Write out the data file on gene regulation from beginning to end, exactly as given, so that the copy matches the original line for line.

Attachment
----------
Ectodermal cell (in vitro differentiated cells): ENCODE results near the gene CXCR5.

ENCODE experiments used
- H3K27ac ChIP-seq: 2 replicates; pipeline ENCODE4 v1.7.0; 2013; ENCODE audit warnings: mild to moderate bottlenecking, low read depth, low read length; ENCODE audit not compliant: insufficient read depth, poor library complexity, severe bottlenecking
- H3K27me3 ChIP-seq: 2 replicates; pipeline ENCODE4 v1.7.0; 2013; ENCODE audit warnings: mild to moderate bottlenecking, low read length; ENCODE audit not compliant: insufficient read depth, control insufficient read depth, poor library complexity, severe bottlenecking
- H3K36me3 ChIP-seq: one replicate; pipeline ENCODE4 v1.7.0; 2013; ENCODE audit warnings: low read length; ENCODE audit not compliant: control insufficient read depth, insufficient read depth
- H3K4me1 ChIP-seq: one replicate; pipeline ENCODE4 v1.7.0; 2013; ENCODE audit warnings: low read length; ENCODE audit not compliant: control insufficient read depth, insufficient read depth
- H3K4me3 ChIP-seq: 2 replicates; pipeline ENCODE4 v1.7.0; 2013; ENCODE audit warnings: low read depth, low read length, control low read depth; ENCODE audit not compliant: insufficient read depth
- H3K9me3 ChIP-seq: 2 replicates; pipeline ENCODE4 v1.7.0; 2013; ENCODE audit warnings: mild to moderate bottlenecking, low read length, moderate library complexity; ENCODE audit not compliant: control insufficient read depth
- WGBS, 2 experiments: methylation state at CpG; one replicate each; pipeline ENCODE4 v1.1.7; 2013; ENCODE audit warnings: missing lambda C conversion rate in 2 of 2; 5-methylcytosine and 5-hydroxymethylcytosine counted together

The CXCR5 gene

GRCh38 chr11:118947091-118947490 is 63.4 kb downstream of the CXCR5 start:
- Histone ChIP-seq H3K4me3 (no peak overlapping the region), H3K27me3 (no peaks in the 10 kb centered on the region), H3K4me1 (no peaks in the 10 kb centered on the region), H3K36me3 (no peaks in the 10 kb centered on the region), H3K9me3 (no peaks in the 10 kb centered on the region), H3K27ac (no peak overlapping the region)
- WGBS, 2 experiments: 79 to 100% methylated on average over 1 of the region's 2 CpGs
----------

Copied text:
Ectodermal cell (in vitro differentiated cells): ENCODE results near the gene CXCR5.

ENCODE experiments used
- H3K27ac ChIP-seq: 2 replicates; pipeline ENCODE4 v1.7.0; 2013; ENCODE audit warnings: mild to moderate bottlenecking, low read depth, low read length; ENCODE audit not compliant: insufficient read depth, poor library complexity, severe bottlenecking
- H3K27me3 ChIP-seq: 2 replicates; pipeline ENCODE4 v1.7.0; 2013; ENCODE audit warnings: mild to moderate bottlenecking, low read length; ENCODE audit not compliant: insufficient read depth, control insufficient read depth, poor library complexity, severe bottlenecking
- H3K36me3 ChIP-seq: one replicate; pipeline ENCODE4 v1.7.0; 2013; ENCODE audit warnings: low read length; ENCODE audit not compliant: control insufficient read depth, insufficient read depth
- H3K4me1 ChIP-seq: one replicate; pipeline ENCODE4 v1.7.0; 2013; ENCODE audit warnings: low read length; ENCODE audit not compliant: control insufficient read depth, insufficient read depth
- H3K4me3 ChIP-seq: 2 replicates; pipeline ENCODE4 v1.7.0; 2013; ENCODE audit warnings: low read depth, low read length, control low read depth; ENCODE audit not compliant: insufficient read depth
- H3K9me3 ChIP-seq: 2 replicates; pipeline ENCODE4 v1.7.0; 2013; ENCODE audit warnings: mild to moderate bottlenecking, low read length, moderate library complexity; ENCODE audit not compliant: control insufficient read depth
- WGBS, 2 experiments: methylation state at CpG; one replicate each; pipeline ENCODE4 v1.1.7; 2013; ENCODE audit warnings: missing lambda C conversion rate in 2 of 2; 5-methylcytosine and 5-hydroxymethylcytosine counted together

The CXCR5 gene

GRCh38 chr11:118947091-118947490 is 63.4 kb downstream of the CXCR5 start:
- Histone ChIP-seq H3K4me3 (no peak overlapping the region), H3K27me3 (no peaks in the 10 kb centered on the region), H3K4me1 (no peaks in the 10 kb centered on the region), H3K36me3 (no peaks in the 10 kb centered on the region), H3K9me3 (no peaks in the 10 kb centered on the region), H3K27ac (no peak overlapping the region)
- WGBS, 2 experiments: 79 to 100% methylated on average over 1 of the region's 2 CpGs